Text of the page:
Michigan Ross Impact Report. A Personal Interest in the Gig Economy’s Impacts

Photo credit: Shira Yudkoff

Aspen Institute, Working in America Discussion Series. The Rise of Gig Work: Creating Flexibility and Stability for Workers in a New Era

Photo credit: Aspen Institute

Kiplinger’s Magazine. The New Uber Law Ripple Effect

Photo credit: Shira Yudkoff

University of Chicago. AI in Society Summit. The 4th Industrial Revolution: What Do the Workers Do?

Photo Credit: Jacy Anthis

Research Interests

Gig Economy • Algorithmic Management • Future of Work
Contemporary Careers • Financial Well-being • Lower-paid Work • Field Research

Dissertation

The Rise of Algorithmic Work: Implications for Managerial Control and Worker Autonomy

Upwork. Caviar. Uber. In less than a decade the on-demand economy, a labor market characterized by short-term assignments where work is coordinated through algorithms, has radically reshaped the nature of work and workers’ experience. Long-standing organizational theories suggest that the rise of algorithmic management systems will tighten the iron cage, estranging workers by ever increasing  comprehensive, instantaneous, real-time, and opaque levels of control. This dissertation, however, reveals the multiple ways workers find and express individual agency in such an environment. In my first paper, I examine how, in the absence of such traditional organizational scaffolds (e.g., managers, socialization practices), do individuals make meaning of their work in a way that fosters investment into the work? I find that through interactions the customer and the app individuals turn their work into games that they find meaningful, can control, and ‘win’ each with divergent implications. In the second empirical paper, I examine the relationship between algorithmic management and autonomy finding they are not necessarily antithetical. I describe how algorithms structure the work and, how at the site of each human-algorithm interaction, workers are able to express autonomy. At these micro-moments of autonomy, consent to the work is continually produced and reproduced; however consent is fragile and can be withdrawn at any time. This dissertation has implications for theories around meaning-making, workplace games, and algorithmic management.

Committee: Jerry Davis (Chair), Jane Dutton, Seth Carnahan (Strategy), Tawanna Dillahunt (Information Science), Beth Bechky (NYU, Stern)

Publications
Manuscripts Under Review

Cameron, L. (Revise & Resubmit Requested). “(Relative) Freedom in Algorithms: How Digital Platforms Reconfigure Workplace Consent

Cameron, L. & Meuris, J.* (Working Paper). “The Perils of Paycheck Dispersion: When Fluctuation in Compensation Jeopardize Retention”.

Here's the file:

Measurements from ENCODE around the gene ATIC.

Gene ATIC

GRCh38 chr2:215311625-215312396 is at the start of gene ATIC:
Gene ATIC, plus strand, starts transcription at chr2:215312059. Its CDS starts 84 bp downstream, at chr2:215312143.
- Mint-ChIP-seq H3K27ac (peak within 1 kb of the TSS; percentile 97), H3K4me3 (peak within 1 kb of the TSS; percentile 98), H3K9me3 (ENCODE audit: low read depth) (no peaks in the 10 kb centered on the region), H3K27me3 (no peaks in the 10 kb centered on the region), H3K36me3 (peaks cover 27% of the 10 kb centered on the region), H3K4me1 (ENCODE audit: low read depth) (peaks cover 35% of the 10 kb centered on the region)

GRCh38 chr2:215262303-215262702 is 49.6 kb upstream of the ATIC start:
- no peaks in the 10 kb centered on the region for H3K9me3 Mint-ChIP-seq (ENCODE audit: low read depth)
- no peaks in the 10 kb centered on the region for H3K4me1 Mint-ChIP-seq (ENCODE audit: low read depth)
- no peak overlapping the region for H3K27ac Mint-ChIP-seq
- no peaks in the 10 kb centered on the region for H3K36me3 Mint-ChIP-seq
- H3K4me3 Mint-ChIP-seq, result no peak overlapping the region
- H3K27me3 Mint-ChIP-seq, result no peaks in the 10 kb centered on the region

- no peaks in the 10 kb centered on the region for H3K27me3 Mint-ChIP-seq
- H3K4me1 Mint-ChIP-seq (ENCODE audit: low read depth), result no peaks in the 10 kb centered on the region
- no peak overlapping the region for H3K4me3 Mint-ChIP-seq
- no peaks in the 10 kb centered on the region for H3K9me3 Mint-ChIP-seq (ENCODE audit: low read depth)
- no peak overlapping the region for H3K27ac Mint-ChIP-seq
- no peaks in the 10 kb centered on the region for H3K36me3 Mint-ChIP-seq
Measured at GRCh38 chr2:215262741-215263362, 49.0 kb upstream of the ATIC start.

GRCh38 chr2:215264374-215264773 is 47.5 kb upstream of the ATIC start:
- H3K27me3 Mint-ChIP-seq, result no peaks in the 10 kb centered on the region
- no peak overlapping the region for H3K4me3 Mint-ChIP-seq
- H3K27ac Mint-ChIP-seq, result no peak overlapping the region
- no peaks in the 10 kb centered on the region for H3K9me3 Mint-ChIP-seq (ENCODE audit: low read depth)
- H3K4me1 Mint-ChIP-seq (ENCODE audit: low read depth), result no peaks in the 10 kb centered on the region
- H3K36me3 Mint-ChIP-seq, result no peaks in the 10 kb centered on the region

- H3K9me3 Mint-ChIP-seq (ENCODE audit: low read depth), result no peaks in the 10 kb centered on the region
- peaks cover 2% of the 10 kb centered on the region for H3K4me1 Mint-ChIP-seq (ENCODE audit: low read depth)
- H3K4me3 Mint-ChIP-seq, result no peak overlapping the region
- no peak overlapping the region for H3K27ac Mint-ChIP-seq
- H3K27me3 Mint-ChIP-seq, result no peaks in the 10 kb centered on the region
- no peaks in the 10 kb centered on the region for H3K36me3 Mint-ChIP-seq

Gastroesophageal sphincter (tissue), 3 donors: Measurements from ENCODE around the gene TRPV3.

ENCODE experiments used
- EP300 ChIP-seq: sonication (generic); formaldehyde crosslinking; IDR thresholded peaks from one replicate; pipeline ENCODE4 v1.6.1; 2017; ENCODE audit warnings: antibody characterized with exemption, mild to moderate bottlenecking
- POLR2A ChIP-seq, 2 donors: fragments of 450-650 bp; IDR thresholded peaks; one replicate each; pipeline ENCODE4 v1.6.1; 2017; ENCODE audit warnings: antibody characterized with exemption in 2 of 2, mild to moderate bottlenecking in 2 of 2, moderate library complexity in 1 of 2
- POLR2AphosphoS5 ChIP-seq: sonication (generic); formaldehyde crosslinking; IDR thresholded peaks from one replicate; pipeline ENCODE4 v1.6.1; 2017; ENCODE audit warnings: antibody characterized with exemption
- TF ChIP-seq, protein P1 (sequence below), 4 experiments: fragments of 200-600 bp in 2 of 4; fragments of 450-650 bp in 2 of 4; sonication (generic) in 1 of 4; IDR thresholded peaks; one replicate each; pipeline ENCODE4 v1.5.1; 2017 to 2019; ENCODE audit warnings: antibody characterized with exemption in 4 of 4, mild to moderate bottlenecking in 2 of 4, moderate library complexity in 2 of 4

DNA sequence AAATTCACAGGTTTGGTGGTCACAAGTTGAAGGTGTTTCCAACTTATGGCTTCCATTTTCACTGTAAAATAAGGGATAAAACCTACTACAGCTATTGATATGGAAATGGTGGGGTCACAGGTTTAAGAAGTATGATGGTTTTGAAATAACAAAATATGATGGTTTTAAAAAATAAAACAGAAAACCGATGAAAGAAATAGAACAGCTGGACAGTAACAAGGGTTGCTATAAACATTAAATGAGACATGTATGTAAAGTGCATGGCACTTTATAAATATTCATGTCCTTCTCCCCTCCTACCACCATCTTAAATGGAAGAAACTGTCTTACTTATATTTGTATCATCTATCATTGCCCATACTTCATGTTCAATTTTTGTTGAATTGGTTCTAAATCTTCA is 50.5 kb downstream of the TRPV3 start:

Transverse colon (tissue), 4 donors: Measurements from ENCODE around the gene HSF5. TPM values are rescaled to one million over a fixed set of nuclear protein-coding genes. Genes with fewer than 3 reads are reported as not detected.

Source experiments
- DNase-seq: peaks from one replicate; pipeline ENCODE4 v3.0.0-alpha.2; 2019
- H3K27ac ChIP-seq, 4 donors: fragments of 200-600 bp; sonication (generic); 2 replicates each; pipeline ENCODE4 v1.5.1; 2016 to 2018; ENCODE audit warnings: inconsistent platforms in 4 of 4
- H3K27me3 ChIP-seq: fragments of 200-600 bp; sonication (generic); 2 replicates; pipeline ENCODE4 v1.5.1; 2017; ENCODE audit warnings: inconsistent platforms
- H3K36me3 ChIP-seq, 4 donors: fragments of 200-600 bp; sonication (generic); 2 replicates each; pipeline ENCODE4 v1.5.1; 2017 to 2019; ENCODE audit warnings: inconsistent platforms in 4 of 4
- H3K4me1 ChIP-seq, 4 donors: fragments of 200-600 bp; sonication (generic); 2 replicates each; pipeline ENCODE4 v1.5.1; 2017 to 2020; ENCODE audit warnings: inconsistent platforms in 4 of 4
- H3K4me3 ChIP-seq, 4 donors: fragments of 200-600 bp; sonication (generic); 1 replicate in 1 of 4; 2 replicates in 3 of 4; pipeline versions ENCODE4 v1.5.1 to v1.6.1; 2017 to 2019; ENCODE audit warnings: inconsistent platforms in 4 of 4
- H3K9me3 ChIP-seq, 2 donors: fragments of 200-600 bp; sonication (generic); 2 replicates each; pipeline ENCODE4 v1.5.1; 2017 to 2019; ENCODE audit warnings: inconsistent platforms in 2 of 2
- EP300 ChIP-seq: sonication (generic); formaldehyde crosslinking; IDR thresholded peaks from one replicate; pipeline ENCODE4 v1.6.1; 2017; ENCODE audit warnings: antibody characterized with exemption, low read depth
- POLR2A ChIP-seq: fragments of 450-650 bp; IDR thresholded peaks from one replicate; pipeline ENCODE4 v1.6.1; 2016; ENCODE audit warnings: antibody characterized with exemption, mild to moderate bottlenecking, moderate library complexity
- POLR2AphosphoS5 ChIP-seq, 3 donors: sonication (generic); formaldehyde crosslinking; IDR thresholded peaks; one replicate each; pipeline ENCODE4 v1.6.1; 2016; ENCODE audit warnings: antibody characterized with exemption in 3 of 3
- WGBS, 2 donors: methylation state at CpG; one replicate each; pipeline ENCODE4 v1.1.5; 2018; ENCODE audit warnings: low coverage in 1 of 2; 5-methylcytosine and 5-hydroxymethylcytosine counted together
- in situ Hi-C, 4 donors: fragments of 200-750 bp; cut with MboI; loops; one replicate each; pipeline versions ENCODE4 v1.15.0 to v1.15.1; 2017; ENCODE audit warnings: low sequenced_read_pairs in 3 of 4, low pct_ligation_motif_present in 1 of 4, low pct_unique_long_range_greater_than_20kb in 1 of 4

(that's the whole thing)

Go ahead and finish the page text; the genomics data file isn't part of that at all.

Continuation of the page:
*Shared First Authorship

Rahman, H.*, Cameron, L.*, & Karunakaran, A*. “Taming Platform Power: Taking Accountability Into Account, An Integrative Review on Digital Platforms” Proposal Accepted, Academy of Management Annals
*Shared First Authorship

Cameron, L.,* Lamars, L.*, Leicht-Deobald, U.*, Lutz, C.*, Meijerink, J* & Mohlmann, M.*. Algorithmic Management: Its Implications for Information Systems Research. Revise & Resubmit, Communications of the Association of Information Systems.
*Authorship Alphabetical

Nurmohamed, S, McCluney, C., Cameron, L., Mayer, D. (Working Paper) “Show me the money?: The Business vs. Ethical Case for Diversity in Corporations.”

Cameron, L. (Working Paper). “The Sound, Smells, and Tastes that Bind Us: Materiality in the Process of Organizational Identification in Diverse Communities”

Op-Eds & Practitioner Publications

Cameron, L. & Winn, B. 2021. Worker Voice & Choice: The Democratization and Uberification of Work. (Linking Theory + Practice Series). People + Strategy Journal, Society for Human Resource Management

Cameron, L. 2021. The Gig Economy and the Pandemic from Work and Life Podcast with Stew Friedman. Released on 11 February 2021.

Cameron, L., Rosenblat, A. 2020. Gig Work Used to Be a Recession-Proof Safety Net. Not Anymore. Fast Company. Published on 10 August 2020.

Cameron, L. (as interviewed by Cross, M.). 2019. The New Uber Law’s Ripple Effect. Kiplinger’s. Published on 15 November 2019.

Research in Progress

Cameron, L., Thomason, B. & Occhiuto, N. (Data Analysis/Writing). “The Platform is Not Neutral: Examining Regulatory Disputes in a Multinational Ethnography of the RideHaling Industry”.

Cameron, L. (Data Collection). “The Gig Worker and the Pandemic”.

Cameron, L.*, & Viscelli, S.* (Data Collection).  “The Limits of Uberification: An Examination of Human Supply Chains for Last-Mile Delivery”
*Shared First Authorship.

Wertz, K.*+, Cameron, L.*, & Rahman, H. (Writing).  “Unhooking from the Matrix: The Rise of Algo-Activism”
*Shared First Authorship.
+ Student Author

Resource List

Resources on writing, critical thinking, research design, qualitative methods, and managing life as an academic and creative professional.

Resources on applying to PhD programs in Business

Other Writing

I have published essays in several anthologies and literary journals and am featured in various books including, Young Women of Achievement: A Resource for Girls in Math, Science, and Technology  (by Frances Karnes and Kristen Stephens).

© 2022 Lindsey D. Cameron, lindsey@lindseycameron.com